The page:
H-1B: As immigration furor roils Silicon Valley, Canada smooths way for techies
For those who have been affected by the immigration issues in the US and are searching for a solution:
"We would go to Santa Cruz all the time,” recalled Rangnekar, 36, who lived in Saratoga. “I used to love to drive Highway 17. It was like a racetrack. We were one of the few families who would drive up to San Francisco every weekend.” Working at LinkedIn, he said, was “the best thing ever.”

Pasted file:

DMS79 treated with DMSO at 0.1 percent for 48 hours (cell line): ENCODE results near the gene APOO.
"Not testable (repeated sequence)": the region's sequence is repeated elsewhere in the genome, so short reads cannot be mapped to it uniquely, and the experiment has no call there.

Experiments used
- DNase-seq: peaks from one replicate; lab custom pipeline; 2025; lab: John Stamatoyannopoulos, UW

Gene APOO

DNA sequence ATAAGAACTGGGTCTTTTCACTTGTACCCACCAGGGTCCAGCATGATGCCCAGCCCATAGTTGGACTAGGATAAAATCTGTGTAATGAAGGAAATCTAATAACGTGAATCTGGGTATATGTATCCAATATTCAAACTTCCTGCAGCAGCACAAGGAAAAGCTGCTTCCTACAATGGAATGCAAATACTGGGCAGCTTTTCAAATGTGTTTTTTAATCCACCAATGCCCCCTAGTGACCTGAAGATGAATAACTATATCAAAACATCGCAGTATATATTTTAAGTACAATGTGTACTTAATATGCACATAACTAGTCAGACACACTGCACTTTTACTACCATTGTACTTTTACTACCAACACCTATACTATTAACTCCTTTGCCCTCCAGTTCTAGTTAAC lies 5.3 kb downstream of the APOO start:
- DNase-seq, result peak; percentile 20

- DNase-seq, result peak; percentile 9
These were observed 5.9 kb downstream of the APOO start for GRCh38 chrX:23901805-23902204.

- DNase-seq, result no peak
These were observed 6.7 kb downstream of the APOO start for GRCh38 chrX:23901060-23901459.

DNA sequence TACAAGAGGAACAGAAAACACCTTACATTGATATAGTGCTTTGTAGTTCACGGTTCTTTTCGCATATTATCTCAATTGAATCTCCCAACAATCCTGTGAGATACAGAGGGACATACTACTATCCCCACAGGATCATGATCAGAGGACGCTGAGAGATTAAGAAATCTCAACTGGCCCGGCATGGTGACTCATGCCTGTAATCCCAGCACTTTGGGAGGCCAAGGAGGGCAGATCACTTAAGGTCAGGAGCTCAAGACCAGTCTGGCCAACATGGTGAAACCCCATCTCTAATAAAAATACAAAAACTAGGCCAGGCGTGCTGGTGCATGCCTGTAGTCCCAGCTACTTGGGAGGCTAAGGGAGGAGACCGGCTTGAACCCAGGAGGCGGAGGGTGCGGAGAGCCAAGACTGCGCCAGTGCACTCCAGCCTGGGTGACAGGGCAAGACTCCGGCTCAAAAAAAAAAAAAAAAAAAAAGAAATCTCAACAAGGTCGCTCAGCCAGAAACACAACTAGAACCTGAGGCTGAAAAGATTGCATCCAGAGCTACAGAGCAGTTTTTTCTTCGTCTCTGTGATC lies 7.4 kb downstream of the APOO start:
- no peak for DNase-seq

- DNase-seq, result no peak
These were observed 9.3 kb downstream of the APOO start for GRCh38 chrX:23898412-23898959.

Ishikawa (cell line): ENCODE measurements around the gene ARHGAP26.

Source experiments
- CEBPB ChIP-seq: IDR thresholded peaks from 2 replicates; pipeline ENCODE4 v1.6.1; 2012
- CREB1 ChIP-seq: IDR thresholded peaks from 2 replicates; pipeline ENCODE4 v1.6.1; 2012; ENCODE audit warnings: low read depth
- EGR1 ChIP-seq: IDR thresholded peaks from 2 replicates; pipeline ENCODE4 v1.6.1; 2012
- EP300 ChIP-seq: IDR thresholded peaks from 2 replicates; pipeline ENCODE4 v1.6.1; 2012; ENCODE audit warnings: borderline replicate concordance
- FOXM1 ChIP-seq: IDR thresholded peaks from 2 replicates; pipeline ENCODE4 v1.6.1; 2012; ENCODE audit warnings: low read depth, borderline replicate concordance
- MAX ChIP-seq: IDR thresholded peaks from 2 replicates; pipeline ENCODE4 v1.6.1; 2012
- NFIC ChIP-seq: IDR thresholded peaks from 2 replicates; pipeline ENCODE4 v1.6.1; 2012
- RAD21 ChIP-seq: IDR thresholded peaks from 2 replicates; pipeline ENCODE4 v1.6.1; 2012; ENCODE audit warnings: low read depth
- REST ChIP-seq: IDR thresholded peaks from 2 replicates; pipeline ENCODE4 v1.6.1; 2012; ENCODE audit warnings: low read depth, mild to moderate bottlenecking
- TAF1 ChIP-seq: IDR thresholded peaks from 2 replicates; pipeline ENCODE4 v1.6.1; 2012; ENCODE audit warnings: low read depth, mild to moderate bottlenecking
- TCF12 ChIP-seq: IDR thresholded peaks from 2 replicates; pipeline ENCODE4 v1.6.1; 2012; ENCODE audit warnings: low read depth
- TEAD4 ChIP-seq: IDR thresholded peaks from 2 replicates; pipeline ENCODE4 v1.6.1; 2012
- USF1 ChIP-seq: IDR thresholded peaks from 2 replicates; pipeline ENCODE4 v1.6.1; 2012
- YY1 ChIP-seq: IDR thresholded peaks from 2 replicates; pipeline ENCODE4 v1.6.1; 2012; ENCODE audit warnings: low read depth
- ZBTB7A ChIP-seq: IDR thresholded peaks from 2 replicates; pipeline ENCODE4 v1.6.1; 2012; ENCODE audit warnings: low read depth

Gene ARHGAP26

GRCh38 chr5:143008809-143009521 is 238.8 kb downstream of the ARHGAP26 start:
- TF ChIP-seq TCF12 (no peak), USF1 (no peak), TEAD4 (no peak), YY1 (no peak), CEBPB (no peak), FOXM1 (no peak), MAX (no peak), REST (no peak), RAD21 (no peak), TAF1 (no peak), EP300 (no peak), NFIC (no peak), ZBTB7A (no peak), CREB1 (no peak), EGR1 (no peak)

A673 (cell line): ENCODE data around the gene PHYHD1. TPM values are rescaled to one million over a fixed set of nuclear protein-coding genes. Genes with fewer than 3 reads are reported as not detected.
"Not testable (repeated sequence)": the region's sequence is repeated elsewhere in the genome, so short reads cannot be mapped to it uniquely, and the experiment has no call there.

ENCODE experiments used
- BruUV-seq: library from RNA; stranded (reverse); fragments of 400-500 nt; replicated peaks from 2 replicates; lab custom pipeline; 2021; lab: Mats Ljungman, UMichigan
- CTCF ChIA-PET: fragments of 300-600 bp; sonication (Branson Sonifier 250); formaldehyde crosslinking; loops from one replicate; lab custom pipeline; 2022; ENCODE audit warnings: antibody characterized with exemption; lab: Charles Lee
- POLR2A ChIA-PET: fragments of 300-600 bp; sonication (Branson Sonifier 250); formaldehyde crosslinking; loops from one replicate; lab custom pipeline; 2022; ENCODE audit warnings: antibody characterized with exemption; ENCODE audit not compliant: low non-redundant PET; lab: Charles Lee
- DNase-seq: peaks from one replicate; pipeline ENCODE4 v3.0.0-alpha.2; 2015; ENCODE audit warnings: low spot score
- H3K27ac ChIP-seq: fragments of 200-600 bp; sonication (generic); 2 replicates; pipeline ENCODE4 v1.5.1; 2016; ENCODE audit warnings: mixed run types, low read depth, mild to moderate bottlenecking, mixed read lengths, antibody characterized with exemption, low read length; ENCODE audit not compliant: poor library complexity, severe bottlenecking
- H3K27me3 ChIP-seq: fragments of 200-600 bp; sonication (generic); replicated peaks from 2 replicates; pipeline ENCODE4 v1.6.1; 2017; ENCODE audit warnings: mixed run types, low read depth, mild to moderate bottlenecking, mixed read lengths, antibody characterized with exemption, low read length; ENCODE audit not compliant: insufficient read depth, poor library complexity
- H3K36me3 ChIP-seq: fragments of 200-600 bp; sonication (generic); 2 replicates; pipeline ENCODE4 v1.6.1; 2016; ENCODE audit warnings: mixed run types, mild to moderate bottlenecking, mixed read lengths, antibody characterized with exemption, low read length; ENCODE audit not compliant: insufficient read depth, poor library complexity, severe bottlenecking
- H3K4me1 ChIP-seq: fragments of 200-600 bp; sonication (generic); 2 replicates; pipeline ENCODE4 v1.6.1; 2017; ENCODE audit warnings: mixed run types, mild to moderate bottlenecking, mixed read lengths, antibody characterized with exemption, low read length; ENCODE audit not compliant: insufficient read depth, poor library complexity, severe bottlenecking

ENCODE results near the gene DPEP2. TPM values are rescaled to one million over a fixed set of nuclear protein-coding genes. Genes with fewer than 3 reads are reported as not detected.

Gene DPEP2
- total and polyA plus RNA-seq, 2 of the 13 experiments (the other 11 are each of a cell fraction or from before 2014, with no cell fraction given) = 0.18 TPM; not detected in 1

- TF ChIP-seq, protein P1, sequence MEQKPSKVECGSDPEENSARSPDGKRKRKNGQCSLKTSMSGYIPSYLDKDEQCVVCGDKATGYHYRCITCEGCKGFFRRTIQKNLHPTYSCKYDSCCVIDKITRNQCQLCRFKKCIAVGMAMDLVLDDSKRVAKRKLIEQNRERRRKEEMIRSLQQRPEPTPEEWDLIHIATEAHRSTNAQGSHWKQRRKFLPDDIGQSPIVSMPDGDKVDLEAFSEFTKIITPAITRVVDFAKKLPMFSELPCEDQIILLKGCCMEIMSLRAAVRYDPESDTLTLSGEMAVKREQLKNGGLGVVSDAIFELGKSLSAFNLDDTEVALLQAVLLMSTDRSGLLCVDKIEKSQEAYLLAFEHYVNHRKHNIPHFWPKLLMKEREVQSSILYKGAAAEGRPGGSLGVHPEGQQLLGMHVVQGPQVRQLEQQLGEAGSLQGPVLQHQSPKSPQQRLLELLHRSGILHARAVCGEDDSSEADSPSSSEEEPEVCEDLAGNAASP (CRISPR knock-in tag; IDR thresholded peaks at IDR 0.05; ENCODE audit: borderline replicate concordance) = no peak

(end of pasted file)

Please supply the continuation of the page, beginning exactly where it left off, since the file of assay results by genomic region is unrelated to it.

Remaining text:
But even though he had spent six years on an H-1B visa, a green card seemed no closer. And the H-1B locks employees to the company that obtained the visa. Rangnekar wanted both a sense of permanence in his life and flexibility in his career. The family moved to Toronto, where he now works for a tech startup and in his spare time runs the Mov North web forum for people interested in relocating to Canada.